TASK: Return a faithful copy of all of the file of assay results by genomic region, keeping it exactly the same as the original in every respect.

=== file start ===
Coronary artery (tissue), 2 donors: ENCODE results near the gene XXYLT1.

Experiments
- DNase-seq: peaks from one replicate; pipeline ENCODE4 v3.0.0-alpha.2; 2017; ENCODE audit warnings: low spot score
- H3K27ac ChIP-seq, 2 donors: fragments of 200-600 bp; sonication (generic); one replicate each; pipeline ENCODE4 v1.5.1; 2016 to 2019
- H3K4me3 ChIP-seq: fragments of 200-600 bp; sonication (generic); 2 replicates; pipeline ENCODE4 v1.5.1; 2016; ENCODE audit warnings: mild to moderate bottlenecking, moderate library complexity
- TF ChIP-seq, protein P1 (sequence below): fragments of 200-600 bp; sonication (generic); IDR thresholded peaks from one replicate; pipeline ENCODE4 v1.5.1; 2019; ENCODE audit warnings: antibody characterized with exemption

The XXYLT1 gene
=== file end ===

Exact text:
Coronary artery (tissue), 2 donors: ENCODE results near the gene XXYLT1.

Experiments
- DNase-seq: peaks from one replicate; pipeline ENCODE4 v3.0.0-alpha.2; 2017; ENCODE audit warnings: low spot score
- H3K27ac ChIP-seq, 2 donors: fragments of 200-600 bp; sonication (generic); one replicate each; pipeline ENCODE4 v1.5.1; 2016 to 2019
- H3K4me3 ChIP-seq: fragments of 200-600 bp; sonication (generic); 2 replicates; pipeline ENCODE4 v1.5.1; 2016; ENCODE audit warnings: mild to moderate bottlenecking, moderate library complexity
- TF ChIP-seq, protein P1 (sequence below): fragments of 200-600 bp; sonication (generic); IDR thresholded peaks from one replicate; pipeline ENCODE4 v1.5.1; 2019; ENCODE audit warnings: antibody characterized with exemption

The XXYLT1 gene